Monthly Archives: October 2010

How to sell your startup (Hint: hire a banker)

Dean Takahashi wrote an interesting story in SocialBeat describing a fireside chat with Jay Adelson the former Digg CEO. In light of the company’s recent decline and hopeful restart Jay was asked if he regretted not selling Digg when he had the chance. It was widely reported that Digg received offers to sell between $80-100 million at the height of their popularity. Interestingly, Jay argued that Digg never actually received a formal offer from any of the rumored acquirers including Fox, Yahoo and Microsoft. He explained, “Talk is cheap”.

I would agree with Jay – talk IS cheap. Half a dozen major internet companies have knocked on ShopSavvy’s doors and kicked the tires. Three of the six floated potential numbers and in one case we thought the deal made a lot of sense. But at the end of the day without a process and a timer it is in the interest of ALL acquirers to wait and see before actually buying the company. Once we had interest we seriously considered hiring an investment bank to put a process and time line in place, but once a startup takes that step it really limits your options – you will be selling your business.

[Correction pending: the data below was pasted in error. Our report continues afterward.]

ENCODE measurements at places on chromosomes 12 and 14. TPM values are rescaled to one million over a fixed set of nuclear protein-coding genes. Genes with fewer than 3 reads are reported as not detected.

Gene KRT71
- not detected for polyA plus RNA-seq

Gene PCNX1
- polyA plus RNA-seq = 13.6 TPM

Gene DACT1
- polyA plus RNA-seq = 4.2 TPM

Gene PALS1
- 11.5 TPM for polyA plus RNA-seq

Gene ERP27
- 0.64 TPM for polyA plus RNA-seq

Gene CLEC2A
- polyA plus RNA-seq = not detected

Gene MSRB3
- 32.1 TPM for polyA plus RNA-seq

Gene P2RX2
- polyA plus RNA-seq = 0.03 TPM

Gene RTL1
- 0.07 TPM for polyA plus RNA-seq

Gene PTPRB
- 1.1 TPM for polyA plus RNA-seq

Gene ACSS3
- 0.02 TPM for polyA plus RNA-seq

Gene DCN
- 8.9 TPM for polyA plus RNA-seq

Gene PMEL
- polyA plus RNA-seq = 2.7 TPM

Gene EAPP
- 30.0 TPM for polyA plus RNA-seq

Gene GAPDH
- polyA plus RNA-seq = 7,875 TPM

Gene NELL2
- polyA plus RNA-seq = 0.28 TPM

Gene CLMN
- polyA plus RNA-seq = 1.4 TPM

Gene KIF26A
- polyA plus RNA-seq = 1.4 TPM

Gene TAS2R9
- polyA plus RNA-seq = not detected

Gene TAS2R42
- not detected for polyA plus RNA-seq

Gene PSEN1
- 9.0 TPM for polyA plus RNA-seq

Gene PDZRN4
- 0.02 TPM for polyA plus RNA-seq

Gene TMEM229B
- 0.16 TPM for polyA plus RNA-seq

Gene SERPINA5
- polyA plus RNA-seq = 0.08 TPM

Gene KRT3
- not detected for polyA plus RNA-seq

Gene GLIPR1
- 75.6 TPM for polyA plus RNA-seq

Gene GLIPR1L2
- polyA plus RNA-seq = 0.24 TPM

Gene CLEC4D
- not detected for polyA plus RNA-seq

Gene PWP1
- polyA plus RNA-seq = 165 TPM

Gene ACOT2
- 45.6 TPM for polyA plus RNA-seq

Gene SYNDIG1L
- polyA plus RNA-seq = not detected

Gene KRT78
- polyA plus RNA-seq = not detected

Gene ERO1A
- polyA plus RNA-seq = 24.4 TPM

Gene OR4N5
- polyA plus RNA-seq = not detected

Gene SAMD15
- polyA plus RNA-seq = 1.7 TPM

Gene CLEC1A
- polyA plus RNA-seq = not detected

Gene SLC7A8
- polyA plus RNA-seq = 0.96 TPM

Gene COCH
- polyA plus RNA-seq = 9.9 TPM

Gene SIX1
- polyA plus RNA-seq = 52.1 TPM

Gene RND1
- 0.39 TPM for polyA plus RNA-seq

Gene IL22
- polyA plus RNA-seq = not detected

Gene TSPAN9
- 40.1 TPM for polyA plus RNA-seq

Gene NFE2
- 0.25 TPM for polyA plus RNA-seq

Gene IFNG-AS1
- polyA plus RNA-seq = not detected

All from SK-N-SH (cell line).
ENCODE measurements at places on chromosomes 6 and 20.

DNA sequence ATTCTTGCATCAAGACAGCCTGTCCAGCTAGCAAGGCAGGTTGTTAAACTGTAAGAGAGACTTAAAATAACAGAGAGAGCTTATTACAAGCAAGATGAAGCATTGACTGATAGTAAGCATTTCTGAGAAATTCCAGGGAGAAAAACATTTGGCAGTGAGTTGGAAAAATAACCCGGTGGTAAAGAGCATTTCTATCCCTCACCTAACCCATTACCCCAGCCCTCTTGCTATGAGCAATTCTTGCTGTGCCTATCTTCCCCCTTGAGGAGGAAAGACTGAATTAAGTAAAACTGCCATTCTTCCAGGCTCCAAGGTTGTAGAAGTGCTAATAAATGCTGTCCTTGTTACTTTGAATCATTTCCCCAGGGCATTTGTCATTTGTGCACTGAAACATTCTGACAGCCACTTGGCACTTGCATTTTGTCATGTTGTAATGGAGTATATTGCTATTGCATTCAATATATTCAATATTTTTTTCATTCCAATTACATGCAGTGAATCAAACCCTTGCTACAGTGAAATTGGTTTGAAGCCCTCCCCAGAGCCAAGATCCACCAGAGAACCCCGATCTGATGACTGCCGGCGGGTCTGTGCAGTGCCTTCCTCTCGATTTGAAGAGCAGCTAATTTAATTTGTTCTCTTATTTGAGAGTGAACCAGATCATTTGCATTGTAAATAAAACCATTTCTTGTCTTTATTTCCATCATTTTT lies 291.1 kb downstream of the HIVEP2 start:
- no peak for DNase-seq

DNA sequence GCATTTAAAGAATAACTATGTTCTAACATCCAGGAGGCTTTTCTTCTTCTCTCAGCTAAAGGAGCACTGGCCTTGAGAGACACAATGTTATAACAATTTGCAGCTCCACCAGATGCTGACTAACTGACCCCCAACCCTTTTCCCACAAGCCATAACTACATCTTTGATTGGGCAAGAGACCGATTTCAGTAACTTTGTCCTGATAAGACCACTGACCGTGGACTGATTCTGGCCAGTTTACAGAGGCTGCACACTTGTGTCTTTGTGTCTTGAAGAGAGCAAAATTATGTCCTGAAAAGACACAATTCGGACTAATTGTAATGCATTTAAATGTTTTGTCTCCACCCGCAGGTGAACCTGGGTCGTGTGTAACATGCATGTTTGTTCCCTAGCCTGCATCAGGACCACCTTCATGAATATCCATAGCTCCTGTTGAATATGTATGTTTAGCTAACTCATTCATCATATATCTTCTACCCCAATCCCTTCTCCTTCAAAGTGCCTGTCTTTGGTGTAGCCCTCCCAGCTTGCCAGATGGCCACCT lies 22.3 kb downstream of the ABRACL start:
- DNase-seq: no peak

Regardless of whether it is your first or fifth startup, the decision to exit is an emotional one. The reason most entrepreneurs start a business is to ‘build a business’ not to ‘sell a business’. It is easy to let prospective suitors in the door and offer them a tour of your ‘baby’. The hard part is when you have to sign the engagement letter and write a check to the investment banker. It is the farthest thing from ‘comfortable’ for most entrepreneurs. In ShopSavvy’s cases I couldn’t bring myself to sign the letter (also, not wanting to write the check made it easier not to sign). If you have interest and you want to sell you have to start a process and set a time line – most entrepreneurs suck at this and should hire an investment banker.

Jay explained, “it’s easy to advise entrepreneurs to maintain a professional distance from their companies, but it’s hard to do it in practice.” I agree it is easy, but I am not sure it would be the best advice to give. I believe that passion and emotion are why startups succeed when they should fail. I think professional distance is why startups fail when they should fail.